In nature, sweetness often accompanies ripeness, in just-picked peapods and baby corn cobs as well as melon slices and punnets of late-season cherries. As chef and author Samin Nosrat explained to me, “At the farmer’s market … one of the highest compliments is to say that something is very sweet.” Unlike the sledgehammer thwack of candy, natural sweetness is in constant flux, according to Nosrat, receding from the moment the fruit or vegetable is picked. “Peas,” she said, “can taste totally different from one day to the next.”

Cooking unlocks sweetness in wondrous ways, and we’ve become experts in harnessing that power: Red bell peppers are sweet when they’re roasted, and onions yield to a sticky, caramelized tangle if cooked slowly. Entire meal courses are devoted to candies, chocolate, cakes, ice cream, and pie. These foods — from sticky slabs of ginger cake to root beer floats — are joy that unfurls across the tongue. Molecules responsible for sweetness fit with protein receptors on the taste buds like pieces of some honeyed jigsaw puzzle.

It is also a pleasure contained in its own little box. For American and western European palates, sweetness occupies its own lonely niche in our cooking, sequestered and scrutinized. We have steaks and lobster rolls and quiche and potatoes and pizza … and then dessert separately, afterward. We eat vegetables and milk and bread … and then ice cream as a treat. Sugar is craved one moment, and controlled the next.

We’ve not always had such polarized tastes. Capon (a type of castrated cockerel, bred for eating), blanched almonds, rice, lard, salt, and sugar were the cornerstones of a medieval blancmange, or blank mang, as it was written in the 14th-century The Forme of Cury, one of the earliest-known collections of English cookery writing. The blancmange Brits are familiar with today is a sweet milk custard, set like a jelly, often in a decorative mold. The medieval version is a jarring admixture of sugar alongside meat. And this was in no way an unusual dish. Sweet courses were interspersed throughout a meal, and dishes such as frytour of erbes, or honeyed herb fritters, whose recipe is also archived in The Forme of Cury, straddled the sweet-savory divide. With such a strikingly different culinary grammar, the idea of a monolithic, wondrous, dreadful sugar would hardly have made sense to medieval cooks. Sweetness was not a behemoth category in itself, but a seasoning, no different than salt, or a pinch of spice.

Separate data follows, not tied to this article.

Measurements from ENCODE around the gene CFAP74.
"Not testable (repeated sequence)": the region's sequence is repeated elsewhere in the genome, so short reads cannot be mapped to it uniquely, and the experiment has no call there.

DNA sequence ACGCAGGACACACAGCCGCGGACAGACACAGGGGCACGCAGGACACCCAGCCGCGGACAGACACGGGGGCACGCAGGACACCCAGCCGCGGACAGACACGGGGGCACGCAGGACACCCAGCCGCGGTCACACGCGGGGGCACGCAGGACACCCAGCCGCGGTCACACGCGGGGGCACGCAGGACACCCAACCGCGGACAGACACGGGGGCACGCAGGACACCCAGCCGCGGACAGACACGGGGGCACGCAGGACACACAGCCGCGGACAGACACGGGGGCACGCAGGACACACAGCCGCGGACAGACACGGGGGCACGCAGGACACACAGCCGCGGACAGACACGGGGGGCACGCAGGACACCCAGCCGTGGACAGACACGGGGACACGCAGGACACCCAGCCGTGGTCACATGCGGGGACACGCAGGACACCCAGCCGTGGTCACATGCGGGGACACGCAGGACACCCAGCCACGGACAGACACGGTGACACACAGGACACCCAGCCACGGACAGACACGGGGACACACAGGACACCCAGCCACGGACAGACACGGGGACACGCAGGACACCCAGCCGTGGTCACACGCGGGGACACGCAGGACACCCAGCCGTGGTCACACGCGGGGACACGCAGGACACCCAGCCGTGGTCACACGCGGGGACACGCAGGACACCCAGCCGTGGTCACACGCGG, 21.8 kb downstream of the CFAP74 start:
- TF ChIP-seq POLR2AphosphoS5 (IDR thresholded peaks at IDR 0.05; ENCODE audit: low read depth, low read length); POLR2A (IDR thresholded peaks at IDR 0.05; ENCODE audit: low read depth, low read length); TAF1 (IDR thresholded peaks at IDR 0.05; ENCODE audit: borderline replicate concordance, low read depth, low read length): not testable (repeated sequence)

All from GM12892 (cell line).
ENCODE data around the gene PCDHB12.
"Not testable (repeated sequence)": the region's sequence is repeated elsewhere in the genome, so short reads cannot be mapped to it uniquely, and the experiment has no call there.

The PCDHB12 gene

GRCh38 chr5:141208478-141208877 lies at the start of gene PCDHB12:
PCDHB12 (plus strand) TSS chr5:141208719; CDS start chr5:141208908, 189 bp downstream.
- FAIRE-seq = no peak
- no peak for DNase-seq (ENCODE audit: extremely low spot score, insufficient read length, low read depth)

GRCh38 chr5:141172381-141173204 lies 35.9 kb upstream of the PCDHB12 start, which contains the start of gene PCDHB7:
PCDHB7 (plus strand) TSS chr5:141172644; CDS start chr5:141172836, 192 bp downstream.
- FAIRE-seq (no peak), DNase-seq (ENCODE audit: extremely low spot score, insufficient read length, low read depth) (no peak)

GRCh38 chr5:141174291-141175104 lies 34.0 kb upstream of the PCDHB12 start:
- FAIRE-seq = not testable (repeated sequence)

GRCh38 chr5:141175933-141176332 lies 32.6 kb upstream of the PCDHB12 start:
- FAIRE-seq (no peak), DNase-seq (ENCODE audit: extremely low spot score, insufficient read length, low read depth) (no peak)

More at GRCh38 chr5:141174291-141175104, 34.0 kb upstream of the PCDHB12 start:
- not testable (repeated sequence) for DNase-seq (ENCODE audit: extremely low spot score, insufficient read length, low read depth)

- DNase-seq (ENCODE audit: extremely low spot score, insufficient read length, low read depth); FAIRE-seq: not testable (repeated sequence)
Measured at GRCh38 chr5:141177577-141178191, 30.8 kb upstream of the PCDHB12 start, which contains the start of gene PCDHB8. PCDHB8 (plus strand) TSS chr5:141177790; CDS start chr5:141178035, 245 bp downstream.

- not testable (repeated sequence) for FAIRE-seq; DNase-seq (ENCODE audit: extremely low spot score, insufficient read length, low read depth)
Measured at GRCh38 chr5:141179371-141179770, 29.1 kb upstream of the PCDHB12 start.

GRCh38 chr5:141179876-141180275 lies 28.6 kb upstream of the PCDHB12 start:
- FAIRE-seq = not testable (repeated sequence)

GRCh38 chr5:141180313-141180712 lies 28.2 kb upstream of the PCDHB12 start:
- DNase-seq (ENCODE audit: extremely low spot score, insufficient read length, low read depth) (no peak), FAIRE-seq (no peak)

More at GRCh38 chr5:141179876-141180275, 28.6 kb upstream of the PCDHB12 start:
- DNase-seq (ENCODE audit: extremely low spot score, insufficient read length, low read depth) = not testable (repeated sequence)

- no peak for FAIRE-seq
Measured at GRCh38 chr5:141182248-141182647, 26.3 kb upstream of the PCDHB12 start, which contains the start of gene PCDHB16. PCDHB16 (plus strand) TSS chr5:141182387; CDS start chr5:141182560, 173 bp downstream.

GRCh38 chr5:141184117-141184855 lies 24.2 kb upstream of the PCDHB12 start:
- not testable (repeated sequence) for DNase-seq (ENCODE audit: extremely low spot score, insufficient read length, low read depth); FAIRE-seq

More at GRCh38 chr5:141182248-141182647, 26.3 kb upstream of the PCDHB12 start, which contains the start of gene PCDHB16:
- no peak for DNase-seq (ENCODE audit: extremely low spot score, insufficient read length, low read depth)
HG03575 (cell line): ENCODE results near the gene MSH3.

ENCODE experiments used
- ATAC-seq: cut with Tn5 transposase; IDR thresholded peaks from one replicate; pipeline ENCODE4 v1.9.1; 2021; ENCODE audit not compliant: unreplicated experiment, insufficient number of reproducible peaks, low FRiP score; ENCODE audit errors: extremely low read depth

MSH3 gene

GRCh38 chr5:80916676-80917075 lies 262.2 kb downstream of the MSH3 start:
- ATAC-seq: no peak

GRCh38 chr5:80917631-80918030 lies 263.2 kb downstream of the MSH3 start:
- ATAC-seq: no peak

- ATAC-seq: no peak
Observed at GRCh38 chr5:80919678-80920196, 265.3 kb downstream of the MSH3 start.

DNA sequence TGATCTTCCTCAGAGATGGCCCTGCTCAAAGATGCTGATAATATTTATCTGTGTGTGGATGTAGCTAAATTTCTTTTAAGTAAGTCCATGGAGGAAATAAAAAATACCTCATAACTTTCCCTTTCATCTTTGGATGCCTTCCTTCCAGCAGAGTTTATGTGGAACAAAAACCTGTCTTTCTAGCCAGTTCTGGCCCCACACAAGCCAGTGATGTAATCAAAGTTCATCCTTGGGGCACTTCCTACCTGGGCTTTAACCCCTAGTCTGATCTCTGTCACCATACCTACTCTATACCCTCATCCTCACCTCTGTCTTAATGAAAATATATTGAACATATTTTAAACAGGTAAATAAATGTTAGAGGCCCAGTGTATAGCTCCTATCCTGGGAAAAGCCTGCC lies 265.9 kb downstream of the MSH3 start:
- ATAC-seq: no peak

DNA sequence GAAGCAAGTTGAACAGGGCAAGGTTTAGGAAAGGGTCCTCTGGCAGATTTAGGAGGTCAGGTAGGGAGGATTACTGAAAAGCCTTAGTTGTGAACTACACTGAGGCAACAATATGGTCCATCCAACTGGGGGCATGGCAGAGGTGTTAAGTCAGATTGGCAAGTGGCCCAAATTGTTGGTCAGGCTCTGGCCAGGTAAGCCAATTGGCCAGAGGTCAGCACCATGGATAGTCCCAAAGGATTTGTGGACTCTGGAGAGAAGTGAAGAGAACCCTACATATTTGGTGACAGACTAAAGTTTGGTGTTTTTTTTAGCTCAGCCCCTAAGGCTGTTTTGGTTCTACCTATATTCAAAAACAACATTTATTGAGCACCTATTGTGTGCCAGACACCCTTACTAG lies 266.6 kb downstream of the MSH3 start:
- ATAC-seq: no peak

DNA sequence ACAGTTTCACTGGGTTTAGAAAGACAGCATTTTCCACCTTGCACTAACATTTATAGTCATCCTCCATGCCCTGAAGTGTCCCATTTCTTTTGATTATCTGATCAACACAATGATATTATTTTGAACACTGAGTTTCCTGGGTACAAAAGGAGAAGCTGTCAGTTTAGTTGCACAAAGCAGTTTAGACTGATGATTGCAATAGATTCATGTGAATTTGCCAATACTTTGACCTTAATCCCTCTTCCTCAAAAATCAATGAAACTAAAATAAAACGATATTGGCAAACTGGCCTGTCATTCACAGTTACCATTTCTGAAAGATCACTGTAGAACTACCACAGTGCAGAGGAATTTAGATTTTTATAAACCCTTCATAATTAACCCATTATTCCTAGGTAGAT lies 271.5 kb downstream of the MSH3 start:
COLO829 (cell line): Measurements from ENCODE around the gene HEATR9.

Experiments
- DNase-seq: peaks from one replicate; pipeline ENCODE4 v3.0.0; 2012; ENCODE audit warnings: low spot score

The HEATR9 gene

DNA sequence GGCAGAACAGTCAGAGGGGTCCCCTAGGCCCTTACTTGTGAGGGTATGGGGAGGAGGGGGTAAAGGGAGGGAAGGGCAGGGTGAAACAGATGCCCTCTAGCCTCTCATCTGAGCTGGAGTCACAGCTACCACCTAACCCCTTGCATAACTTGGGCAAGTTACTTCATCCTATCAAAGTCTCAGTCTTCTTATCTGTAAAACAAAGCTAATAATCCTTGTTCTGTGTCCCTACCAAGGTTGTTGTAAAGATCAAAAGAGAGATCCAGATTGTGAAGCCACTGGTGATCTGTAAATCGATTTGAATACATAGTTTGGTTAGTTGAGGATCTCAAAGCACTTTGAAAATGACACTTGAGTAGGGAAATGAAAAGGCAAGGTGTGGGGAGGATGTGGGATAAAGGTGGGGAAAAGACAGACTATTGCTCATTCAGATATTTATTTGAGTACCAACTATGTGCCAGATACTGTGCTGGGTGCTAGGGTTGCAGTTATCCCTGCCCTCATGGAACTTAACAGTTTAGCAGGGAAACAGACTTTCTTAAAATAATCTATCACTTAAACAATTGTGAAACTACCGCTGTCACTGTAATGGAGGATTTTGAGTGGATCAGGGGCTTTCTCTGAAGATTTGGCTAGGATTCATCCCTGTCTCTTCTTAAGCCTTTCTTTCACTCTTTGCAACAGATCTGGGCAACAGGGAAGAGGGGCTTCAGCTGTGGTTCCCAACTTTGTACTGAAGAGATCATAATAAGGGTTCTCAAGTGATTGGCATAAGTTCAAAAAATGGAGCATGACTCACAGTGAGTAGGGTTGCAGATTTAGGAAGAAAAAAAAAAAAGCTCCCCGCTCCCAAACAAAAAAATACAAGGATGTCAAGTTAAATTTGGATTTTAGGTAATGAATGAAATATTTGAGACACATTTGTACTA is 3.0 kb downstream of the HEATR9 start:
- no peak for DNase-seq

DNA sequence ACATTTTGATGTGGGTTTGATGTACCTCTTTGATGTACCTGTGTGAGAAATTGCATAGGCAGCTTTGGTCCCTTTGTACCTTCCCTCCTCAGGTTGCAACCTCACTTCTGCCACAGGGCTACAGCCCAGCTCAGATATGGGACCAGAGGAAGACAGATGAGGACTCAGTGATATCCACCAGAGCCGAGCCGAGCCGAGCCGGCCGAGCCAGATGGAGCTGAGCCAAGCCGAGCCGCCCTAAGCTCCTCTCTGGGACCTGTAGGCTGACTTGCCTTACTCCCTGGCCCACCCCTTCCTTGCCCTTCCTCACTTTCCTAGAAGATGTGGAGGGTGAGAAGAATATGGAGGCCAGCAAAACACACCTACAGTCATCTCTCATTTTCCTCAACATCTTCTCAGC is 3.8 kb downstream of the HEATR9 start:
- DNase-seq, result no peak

In many cultures, this sugar-salt symphony is still foundational. “The food I grew up eating every night — that is to say, Persian home cooking — is all about balancing the plate with sweet and sour, salty and rich, crisp and soft,” says Nosrat. “Fresh and dried fruits — pomegranates, sour cherries, dates, raisins — all regularly found their way onto our dinner plates. So I have always been drawn to a little sweetness in my food.”